The Doctor of the Science of Law (S.J.D.) program at Michigan Law is intended for those who wish to carry on advanced legal study and original research under faculty supervision. S.J.D. students must present research which makes a significant, original contribution of long-term value to legal literature. The S.J.D. dissertation must be of publishable quality and provide lawyers, scholars, or governmental officials with a useful understanding, not previously available, of a particular area of the law.

When an SJD candidate grants permission, their dissertation is included in this series in digital format.

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Theses/Dissertations from 2019

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Unraveling China's Capital Market Growth: A Political Economy Account, Tamar Groswald Ozery

Theses/Dissertations from 2018

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Innovative Approach to Anti-BEPS and the Coherence of International Tax Law, Haiyan Xu

Theses/Dissertations from 2017

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Source, Character and Taxable Presence in a Digital World: International Taxation of Online Advertising, Assaf Prussak

Theses/Dissertations from 2016

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From Avoiding ‘Double Taxation’ Yesterday to Avoiding ‘Double Non-Taxation’ Today: The Urgent Need for an International Tax Regime Based on Unitary Tax Principles, Zachée Pouga Tinhaga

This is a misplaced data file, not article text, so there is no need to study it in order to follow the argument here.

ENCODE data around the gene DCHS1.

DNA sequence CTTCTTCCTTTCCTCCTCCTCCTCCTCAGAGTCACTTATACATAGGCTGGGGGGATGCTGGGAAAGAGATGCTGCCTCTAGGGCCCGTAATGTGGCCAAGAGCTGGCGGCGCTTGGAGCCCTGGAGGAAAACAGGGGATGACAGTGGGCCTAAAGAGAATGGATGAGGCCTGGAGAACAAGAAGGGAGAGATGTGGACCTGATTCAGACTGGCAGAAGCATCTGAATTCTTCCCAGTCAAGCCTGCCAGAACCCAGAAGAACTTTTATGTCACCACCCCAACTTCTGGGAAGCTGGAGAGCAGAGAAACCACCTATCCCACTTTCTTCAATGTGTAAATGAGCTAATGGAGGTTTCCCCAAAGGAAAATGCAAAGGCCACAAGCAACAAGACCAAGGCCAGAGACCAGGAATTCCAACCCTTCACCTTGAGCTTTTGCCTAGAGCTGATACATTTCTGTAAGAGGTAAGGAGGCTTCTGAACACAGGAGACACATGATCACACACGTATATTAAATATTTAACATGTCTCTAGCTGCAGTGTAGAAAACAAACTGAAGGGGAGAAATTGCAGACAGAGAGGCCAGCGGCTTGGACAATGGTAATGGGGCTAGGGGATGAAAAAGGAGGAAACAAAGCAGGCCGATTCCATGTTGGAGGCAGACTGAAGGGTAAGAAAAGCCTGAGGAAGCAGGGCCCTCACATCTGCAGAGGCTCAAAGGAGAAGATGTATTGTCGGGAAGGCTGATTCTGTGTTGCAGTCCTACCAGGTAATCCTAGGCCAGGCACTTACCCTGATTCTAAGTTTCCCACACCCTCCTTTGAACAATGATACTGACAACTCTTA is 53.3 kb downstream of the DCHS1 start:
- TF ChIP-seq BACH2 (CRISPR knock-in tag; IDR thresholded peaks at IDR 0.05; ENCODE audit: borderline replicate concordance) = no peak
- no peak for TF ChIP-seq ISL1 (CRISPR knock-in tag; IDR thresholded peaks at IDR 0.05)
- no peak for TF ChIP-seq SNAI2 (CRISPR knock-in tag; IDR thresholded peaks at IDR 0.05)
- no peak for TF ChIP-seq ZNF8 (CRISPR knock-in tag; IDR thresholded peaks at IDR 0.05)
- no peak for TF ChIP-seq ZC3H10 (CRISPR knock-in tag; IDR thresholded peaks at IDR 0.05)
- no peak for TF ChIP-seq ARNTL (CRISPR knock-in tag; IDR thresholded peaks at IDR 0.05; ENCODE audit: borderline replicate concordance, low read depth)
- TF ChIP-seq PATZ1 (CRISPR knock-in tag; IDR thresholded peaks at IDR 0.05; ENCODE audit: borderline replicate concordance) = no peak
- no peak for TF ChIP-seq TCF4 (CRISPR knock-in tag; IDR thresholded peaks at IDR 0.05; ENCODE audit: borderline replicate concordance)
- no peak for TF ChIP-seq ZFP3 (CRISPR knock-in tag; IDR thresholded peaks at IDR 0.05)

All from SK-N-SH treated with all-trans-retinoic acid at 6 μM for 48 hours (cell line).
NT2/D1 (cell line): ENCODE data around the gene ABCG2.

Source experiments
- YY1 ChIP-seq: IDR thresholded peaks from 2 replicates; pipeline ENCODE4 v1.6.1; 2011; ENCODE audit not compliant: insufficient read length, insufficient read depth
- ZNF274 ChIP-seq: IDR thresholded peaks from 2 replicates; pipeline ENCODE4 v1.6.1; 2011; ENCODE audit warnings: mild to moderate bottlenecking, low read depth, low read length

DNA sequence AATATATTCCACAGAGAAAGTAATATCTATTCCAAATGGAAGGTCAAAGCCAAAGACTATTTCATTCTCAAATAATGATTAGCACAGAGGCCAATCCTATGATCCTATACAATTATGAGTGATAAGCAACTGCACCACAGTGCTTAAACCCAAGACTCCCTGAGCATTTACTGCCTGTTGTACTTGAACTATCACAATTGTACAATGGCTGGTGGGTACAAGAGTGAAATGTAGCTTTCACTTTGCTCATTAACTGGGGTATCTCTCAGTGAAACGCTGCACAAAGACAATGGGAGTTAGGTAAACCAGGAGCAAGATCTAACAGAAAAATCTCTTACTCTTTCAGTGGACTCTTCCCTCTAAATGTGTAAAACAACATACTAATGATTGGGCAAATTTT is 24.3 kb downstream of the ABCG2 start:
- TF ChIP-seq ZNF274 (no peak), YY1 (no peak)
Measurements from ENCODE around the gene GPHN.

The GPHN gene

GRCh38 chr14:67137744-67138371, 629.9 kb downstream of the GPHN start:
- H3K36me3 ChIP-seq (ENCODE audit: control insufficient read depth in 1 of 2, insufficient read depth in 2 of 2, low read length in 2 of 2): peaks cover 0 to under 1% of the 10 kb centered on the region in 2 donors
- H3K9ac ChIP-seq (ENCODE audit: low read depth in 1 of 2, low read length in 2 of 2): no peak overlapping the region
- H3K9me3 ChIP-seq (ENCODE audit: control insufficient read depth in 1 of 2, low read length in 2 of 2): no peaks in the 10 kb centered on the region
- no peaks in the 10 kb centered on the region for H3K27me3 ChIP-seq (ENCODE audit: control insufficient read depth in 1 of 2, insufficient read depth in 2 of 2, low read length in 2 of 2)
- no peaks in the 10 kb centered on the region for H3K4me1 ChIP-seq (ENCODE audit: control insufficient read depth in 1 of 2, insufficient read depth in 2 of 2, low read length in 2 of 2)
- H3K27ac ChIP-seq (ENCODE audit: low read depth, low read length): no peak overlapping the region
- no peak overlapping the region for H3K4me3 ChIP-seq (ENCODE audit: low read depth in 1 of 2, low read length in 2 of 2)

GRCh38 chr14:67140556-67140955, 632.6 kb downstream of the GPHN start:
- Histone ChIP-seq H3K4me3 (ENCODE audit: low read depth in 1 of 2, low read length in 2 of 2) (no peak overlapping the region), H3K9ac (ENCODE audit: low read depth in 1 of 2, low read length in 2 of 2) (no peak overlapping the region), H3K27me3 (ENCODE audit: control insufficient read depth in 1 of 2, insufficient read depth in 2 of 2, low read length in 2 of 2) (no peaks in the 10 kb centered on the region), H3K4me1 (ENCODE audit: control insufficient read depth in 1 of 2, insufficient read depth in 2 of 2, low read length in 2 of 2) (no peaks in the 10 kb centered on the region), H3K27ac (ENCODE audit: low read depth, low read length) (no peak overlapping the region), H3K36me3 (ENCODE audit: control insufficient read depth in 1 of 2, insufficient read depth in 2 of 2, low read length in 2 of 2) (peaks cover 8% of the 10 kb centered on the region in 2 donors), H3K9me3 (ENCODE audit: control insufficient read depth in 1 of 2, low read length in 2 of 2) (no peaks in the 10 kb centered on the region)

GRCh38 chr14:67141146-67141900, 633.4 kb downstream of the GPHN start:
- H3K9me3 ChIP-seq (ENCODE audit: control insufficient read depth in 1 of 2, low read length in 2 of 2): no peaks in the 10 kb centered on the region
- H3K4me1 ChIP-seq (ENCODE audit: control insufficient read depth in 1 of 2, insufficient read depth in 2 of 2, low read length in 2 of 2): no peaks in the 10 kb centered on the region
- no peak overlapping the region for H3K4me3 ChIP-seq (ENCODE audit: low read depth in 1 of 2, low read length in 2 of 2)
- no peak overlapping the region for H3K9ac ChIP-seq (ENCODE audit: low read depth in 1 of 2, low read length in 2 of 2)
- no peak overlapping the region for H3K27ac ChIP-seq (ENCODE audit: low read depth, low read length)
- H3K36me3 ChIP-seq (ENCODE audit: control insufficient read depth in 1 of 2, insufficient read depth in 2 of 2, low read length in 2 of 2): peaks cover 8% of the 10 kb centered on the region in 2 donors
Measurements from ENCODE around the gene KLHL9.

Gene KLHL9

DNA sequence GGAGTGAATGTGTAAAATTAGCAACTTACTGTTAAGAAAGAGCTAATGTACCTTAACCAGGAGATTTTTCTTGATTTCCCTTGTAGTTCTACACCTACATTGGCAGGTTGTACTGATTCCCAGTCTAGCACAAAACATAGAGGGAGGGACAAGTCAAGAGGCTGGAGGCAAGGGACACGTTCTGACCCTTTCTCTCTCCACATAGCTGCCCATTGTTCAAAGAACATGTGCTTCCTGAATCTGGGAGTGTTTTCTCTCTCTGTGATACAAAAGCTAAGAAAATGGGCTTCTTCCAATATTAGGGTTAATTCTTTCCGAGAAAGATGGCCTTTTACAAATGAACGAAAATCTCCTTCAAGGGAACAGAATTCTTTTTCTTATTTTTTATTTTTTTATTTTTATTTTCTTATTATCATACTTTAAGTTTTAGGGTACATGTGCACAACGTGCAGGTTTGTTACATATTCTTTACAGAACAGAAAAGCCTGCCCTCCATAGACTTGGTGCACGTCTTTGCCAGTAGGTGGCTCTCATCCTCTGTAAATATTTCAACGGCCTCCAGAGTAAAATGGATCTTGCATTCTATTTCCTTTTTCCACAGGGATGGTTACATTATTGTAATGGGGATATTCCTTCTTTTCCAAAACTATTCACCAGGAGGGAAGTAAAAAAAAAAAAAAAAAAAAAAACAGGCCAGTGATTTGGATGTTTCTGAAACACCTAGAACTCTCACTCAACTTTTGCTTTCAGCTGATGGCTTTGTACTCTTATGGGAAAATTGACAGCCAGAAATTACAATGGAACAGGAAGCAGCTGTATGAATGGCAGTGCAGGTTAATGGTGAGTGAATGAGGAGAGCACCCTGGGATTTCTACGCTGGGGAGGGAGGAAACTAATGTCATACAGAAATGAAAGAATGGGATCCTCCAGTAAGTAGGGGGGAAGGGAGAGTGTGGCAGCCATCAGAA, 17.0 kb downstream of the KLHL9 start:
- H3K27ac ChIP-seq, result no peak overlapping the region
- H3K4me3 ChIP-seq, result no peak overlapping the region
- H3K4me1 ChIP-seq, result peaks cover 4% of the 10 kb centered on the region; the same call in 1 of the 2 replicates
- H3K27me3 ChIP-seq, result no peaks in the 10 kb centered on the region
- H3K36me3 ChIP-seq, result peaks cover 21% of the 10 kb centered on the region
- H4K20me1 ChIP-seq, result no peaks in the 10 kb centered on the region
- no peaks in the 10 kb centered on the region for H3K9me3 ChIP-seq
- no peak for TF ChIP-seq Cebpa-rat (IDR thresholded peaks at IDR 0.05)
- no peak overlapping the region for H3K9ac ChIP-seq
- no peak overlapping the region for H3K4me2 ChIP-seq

Theses/Dissertations from 2014

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From Commonwealth to Constitutional Limitations: Thomas Cooley's Michigan, 1805-1886, Robert Allan Olender

Theses/Dissertations from 2012

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Tax Competition and the Case of Bank Secrecy Rules: New Trends in International Tax Law, Linneu de Albuquerque Mello

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A Betrayed Ideal: The Problem of Enforcement of EU Sex Equality Guarantees in the CEE Post-socialist Legal Systems, Goran Selanec

Theses/Dissertations from 2011

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Post-WTO China Tax Law System Reform and the Rule of Law: Progress and Prospects, Tianlong Hu

Theses/Dissertations from 1932

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A Comparative Study of the Laws of the Philippine Islands and of the United States of America Applicable to Private Corporations, Emilio M. Javier